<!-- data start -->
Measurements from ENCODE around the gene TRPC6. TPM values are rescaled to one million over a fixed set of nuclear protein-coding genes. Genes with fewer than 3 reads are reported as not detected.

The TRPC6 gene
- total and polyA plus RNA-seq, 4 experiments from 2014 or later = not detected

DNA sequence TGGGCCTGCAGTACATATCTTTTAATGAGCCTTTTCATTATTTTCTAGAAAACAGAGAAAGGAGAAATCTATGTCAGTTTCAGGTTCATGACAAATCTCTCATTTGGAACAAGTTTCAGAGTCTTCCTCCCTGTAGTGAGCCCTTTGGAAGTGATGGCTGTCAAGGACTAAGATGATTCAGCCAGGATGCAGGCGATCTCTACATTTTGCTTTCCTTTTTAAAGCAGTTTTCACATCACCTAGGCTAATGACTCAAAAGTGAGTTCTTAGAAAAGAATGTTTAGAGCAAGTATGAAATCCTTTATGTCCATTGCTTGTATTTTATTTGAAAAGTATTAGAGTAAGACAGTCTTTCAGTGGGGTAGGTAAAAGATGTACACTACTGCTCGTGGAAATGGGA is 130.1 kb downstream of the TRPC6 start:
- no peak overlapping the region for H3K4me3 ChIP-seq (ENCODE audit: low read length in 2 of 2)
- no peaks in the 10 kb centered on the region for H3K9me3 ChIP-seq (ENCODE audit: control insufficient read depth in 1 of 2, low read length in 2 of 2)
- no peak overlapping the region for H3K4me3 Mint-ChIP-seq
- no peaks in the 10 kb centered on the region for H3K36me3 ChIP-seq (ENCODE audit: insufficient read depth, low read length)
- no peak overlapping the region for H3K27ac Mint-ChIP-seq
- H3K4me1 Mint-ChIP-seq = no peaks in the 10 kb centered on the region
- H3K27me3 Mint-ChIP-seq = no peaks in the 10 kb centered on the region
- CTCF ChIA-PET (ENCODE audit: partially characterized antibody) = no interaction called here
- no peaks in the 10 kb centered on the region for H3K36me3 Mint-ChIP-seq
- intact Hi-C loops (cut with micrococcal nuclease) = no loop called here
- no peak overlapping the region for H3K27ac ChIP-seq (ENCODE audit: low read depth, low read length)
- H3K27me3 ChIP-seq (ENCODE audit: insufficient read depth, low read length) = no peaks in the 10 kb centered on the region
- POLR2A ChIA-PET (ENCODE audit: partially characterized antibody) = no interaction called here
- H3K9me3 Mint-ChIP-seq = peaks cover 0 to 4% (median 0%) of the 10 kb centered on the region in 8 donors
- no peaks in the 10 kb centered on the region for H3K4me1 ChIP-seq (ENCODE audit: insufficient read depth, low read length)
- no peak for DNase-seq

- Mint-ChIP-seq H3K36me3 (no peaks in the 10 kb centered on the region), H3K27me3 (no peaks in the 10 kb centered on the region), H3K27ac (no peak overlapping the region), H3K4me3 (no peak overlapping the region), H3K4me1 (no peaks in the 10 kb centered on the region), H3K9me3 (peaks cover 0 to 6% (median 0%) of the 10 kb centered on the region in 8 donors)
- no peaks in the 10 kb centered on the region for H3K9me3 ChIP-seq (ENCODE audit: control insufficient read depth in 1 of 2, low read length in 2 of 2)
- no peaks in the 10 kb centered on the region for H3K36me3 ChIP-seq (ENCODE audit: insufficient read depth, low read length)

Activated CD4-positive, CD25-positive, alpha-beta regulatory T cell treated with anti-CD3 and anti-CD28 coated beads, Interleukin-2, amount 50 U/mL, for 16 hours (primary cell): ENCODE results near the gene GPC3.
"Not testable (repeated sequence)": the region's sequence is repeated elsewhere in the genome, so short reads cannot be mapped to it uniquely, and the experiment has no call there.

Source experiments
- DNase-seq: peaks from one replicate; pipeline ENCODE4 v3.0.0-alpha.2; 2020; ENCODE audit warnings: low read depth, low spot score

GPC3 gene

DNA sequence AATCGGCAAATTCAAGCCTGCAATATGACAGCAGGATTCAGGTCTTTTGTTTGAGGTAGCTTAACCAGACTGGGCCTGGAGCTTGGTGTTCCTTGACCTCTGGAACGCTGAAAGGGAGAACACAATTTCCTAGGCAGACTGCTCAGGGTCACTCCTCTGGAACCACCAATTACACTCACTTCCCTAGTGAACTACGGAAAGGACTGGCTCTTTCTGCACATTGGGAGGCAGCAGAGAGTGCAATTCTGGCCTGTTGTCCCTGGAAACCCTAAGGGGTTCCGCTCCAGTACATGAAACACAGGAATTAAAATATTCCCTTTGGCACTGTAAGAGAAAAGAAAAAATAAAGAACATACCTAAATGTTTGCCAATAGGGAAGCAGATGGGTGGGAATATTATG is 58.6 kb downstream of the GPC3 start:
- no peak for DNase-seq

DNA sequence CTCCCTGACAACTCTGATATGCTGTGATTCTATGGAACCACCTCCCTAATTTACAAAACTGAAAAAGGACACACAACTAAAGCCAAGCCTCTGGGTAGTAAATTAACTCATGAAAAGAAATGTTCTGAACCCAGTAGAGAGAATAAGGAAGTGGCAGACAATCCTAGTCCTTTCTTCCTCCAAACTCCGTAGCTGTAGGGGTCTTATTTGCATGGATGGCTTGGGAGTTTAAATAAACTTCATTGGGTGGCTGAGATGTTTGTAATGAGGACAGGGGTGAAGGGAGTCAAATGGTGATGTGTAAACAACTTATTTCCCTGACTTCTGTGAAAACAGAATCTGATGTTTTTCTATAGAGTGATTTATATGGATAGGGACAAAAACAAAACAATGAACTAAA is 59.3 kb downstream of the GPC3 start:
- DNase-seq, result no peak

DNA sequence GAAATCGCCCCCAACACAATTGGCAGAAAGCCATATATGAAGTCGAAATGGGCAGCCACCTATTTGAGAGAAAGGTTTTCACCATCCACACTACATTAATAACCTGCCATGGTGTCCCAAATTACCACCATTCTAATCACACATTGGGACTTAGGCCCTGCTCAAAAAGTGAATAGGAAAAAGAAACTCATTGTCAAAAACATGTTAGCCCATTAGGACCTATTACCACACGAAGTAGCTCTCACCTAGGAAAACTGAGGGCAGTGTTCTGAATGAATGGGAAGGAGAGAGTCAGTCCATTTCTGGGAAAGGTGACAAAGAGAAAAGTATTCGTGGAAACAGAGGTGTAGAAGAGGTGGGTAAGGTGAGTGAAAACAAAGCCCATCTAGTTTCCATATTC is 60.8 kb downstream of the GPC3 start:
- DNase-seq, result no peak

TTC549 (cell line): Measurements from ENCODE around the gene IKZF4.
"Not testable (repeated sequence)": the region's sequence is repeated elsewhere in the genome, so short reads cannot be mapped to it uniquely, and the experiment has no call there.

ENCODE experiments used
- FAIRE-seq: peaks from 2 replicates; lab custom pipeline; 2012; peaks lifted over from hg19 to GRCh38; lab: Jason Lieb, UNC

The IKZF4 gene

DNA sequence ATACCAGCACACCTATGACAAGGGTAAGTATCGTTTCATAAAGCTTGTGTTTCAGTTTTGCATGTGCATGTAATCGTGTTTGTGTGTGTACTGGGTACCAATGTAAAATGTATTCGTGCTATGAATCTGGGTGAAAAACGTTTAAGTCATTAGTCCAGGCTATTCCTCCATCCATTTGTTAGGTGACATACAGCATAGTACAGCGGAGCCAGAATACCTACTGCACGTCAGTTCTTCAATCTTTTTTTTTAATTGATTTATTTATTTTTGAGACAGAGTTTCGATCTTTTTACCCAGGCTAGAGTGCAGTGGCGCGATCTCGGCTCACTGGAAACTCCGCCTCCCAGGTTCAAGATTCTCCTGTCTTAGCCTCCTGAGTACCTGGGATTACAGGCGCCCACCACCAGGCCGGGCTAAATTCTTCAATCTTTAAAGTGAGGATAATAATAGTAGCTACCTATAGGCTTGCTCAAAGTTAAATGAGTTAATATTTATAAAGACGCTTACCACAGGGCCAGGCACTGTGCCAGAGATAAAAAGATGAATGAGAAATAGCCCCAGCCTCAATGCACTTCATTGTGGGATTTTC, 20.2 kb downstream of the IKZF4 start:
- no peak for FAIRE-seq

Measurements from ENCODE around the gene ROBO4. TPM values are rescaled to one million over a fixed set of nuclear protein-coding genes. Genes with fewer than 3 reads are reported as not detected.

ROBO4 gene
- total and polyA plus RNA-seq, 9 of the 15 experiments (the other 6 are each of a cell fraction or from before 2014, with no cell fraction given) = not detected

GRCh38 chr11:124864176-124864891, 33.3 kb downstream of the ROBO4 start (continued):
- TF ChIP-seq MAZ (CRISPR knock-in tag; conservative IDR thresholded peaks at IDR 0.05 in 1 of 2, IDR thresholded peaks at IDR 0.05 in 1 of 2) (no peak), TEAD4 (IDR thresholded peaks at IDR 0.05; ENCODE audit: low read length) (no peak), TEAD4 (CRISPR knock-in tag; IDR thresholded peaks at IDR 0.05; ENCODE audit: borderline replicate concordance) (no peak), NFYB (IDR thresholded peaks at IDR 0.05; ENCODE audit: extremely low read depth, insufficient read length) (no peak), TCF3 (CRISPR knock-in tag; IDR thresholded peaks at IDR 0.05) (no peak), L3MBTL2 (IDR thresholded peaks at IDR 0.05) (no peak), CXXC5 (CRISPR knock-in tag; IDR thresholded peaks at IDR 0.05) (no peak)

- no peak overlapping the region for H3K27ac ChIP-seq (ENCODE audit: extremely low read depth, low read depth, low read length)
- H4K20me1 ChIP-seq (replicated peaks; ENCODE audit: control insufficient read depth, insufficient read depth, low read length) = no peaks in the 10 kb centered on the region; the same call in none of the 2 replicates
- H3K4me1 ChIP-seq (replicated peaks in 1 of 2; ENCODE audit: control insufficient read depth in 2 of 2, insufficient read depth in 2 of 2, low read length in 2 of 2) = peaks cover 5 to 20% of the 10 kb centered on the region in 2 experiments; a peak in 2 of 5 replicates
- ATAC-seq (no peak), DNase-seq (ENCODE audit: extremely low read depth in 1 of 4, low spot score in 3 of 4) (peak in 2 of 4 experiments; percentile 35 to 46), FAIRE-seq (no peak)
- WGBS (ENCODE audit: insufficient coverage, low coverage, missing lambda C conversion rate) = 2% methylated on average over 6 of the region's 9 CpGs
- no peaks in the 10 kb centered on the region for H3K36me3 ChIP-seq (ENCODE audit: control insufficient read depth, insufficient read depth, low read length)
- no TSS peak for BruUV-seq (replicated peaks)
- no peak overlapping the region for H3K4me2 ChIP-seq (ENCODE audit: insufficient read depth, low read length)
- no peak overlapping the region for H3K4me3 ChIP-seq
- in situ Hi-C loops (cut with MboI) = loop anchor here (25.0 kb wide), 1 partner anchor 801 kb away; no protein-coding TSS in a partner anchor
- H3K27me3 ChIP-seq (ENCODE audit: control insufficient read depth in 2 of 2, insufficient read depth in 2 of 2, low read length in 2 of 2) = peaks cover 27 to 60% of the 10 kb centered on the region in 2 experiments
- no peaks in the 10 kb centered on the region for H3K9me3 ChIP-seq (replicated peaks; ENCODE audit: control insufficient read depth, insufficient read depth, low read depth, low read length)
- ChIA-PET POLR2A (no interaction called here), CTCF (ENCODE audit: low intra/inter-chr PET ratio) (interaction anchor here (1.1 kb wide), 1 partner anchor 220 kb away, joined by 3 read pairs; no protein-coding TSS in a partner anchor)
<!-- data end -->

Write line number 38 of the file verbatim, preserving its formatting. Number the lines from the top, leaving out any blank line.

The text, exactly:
- FAIRE-seq: peaks from 2 replicates; lab custom pipeline; 2012; peaks lifted over from hg19 to GRCh38; lab: Jason Lieb, UNC